My goal was to load the whole world (=134 million blocks) into RAM and render it. Well, loading the world was not too big of a problem. Rendering the whole world will probably not be possible, even with optimization.
Currently I render only block faces that can possibly be seen by the player: Faces that are next to air or next to a translucent block. This sums up to around 720 KB of vertex/color/texturecoord/normal data per chunk (16x16x128 blocks). UPDATE: The following sentence is wrong:As a world consists of 64x64 of those chunks this would use about 3 gigabytes of GPU memory.The world (theoretically) is infinite in all 4 directions. So calculating its memory footprint on the GPU does not actually make sense.
Maybe with some more (simple) optimization -- I still render too many water blocks/faces, for example -- I could reach around 600 KB per chunk, but that wouldn't help much, I guess. With really good optimization maybe 300 KB may be possible. But still...
Performance-wise rendering the whole level is not that bad, though. I once rendered about 36x36 chunks (without color and normal information to save memory) and still was able to have around 20fps on a >3 year old ATI graphics card.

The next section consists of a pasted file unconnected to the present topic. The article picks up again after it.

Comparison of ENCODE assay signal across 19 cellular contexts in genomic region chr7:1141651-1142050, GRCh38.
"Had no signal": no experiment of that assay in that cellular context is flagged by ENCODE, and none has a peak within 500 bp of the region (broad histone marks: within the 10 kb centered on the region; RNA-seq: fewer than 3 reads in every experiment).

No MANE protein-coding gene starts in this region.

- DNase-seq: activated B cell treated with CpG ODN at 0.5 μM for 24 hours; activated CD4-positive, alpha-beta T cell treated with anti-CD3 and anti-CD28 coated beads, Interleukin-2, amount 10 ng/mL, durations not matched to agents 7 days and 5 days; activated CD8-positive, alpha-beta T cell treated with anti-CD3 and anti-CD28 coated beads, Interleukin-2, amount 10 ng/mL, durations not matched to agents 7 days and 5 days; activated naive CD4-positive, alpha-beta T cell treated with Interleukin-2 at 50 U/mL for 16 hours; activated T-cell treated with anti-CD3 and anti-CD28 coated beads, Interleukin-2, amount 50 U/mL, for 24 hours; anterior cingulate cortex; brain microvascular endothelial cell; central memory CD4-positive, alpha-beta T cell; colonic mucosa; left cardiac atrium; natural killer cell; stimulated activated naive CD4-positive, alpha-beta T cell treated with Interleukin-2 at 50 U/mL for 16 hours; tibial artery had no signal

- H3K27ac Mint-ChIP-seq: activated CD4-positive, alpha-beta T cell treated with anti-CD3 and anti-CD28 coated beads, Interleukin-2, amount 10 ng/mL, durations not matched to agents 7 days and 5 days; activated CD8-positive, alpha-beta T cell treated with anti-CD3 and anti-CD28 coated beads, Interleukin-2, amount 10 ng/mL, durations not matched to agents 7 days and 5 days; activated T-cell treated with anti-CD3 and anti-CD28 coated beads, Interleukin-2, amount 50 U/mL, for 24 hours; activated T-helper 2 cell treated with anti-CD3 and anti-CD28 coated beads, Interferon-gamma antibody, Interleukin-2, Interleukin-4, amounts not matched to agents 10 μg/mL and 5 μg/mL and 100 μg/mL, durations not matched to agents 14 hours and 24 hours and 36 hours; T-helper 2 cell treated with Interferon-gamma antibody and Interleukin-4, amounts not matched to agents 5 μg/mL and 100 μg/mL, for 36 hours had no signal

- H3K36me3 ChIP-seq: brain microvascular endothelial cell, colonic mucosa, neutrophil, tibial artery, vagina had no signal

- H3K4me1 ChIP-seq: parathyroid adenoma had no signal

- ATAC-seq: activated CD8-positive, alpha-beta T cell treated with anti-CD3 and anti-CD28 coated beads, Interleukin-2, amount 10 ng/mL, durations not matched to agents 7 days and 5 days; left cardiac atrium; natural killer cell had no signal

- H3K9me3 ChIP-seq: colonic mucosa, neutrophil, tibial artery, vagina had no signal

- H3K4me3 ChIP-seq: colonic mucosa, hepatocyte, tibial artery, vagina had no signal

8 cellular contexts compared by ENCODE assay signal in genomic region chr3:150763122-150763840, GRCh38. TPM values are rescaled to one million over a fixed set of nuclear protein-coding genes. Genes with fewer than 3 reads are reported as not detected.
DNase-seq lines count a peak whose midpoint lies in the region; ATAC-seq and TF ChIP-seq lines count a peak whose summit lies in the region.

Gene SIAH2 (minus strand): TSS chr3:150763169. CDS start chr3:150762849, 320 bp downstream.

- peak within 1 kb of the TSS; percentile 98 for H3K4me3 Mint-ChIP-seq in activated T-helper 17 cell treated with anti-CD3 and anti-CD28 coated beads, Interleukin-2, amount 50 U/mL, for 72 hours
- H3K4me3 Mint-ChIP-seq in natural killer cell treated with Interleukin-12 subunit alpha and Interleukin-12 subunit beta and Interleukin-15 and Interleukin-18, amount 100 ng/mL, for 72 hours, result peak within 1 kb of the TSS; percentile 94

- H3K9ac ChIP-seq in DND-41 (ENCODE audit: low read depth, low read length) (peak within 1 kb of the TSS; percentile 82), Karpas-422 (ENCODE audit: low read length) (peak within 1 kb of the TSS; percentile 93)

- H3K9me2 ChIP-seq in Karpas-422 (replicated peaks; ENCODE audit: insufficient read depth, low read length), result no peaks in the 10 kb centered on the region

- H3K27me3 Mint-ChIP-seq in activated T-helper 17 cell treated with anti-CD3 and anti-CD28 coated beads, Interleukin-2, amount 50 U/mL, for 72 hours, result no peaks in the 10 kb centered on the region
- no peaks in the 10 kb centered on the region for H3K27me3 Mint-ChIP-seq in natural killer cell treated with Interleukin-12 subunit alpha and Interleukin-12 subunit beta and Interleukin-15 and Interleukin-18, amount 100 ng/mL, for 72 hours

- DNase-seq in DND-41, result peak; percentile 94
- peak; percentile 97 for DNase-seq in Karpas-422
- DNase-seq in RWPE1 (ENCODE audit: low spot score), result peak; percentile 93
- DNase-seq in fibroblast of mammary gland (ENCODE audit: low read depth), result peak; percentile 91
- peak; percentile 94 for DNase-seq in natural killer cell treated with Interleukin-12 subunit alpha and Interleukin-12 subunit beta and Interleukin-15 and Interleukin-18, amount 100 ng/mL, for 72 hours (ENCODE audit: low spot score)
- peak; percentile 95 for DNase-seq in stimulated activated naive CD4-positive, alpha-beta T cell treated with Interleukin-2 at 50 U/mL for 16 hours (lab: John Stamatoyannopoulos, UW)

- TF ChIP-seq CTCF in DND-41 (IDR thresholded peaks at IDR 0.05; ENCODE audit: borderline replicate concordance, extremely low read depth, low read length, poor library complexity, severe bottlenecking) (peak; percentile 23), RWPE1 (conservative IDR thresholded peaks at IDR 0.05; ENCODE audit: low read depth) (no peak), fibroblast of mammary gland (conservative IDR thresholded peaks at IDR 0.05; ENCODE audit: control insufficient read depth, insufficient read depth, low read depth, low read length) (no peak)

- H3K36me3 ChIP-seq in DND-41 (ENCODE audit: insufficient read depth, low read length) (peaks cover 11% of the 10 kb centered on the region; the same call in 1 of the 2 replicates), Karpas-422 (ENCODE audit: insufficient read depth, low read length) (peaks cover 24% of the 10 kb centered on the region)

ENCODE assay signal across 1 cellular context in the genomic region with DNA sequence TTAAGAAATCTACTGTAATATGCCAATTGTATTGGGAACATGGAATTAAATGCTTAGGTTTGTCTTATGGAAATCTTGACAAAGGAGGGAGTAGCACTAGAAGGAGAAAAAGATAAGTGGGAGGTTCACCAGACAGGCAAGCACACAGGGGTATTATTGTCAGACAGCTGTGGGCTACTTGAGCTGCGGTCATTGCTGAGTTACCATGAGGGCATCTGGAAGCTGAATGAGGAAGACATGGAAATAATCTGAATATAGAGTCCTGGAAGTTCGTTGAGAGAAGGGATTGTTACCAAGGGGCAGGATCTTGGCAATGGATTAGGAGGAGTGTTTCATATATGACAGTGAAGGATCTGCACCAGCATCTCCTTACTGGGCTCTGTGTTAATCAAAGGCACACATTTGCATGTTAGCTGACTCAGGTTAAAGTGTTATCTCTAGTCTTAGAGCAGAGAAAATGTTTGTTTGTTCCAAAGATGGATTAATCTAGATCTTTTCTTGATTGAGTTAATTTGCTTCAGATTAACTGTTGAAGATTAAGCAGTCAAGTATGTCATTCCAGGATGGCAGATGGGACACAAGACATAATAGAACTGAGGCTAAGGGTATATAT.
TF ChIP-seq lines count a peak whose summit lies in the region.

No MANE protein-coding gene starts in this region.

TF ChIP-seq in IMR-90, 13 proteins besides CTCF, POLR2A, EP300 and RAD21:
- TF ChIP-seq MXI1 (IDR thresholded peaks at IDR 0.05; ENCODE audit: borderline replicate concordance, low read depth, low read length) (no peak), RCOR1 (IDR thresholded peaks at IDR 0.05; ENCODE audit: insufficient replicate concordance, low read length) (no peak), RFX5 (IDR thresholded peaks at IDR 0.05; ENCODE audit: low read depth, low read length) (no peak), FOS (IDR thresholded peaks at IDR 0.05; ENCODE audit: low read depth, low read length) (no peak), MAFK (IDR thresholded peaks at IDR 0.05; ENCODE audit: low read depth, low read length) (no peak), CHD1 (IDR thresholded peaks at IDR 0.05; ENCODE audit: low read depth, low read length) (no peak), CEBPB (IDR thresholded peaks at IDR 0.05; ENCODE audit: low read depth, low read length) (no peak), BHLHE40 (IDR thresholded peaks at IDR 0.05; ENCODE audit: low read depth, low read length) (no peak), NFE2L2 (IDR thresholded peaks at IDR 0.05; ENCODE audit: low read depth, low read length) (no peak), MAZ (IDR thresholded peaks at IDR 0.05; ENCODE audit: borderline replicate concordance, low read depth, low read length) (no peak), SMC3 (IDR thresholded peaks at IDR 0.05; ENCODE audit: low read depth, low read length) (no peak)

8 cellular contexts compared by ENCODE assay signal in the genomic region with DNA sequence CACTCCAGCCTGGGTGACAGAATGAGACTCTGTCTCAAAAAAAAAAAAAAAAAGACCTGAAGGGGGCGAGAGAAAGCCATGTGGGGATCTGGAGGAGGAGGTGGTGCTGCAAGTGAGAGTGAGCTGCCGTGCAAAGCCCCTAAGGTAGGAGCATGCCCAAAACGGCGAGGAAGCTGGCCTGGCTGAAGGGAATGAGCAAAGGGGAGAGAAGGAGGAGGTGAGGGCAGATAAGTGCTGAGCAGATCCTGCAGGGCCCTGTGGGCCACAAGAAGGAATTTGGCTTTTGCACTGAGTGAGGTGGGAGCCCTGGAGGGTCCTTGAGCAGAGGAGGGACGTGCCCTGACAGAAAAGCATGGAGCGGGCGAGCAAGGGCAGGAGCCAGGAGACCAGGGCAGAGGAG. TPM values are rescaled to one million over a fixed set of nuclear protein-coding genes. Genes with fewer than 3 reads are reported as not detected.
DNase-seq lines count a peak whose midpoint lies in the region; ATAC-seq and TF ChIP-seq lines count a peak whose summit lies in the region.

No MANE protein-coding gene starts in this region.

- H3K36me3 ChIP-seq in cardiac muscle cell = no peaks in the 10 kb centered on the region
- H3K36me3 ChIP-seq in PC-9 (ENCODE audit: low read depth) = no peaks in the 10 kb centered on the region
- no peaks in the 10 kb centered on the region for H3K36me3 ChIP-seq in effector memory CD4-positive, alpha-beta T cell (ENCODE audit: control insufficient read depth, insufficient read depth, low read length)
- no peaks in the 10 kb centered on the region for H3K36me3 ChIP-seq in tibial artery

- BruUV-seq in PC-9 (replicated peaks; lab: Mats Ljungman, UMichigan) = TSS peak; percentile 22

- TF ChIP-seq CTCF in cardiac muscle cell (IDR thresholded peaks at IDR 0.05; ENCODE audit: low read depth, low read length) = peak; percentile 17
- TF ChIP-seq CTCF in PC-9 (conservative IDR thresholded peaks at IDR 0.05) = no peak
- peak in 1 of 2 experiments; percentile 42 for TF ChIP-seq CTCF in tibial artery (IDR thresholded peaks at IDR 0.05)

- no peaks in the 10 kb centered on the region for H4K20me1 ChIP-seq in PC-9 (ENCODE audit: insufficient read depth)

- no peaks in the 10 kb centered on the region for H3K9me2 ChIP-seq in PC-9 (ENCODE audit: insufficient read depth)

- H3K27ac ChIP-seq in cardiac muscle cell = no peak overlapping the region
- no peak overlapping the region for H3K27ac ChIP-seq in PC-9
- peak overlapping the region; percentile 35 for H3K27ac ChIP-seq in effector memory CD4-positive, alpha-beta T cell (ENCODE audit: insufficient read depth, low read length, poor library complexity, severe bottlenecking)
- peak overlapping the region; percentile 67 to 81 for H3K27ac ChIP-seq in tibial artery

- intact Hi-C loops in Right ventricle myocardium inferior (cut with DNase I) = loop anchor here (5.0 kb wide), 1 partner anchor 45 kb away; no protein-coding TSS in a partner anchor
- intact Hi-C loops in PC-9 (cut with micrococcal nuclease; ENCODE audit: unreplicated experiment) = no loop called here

The fun started when I wanted the rendering to look good. So I looked into deferred rendering (FBOs in OpenGL), depth of field and Screen Ambient Occlusion (SSAO), all done with vertex and pixel shaders.
How to do depth of field was explained in a developer diary entry by one of the Anno 1404 developers. Quite simple, really. Basically only uses the depth buffer to decide how far a pixel is away from the camera. There are 2 renderings of the current scene, one sharp and the other one blurred. Both pixel of these renderings are mixed together, based on the depth information. (The farther a pixel is away from the screen, the more of the blurred image is used.)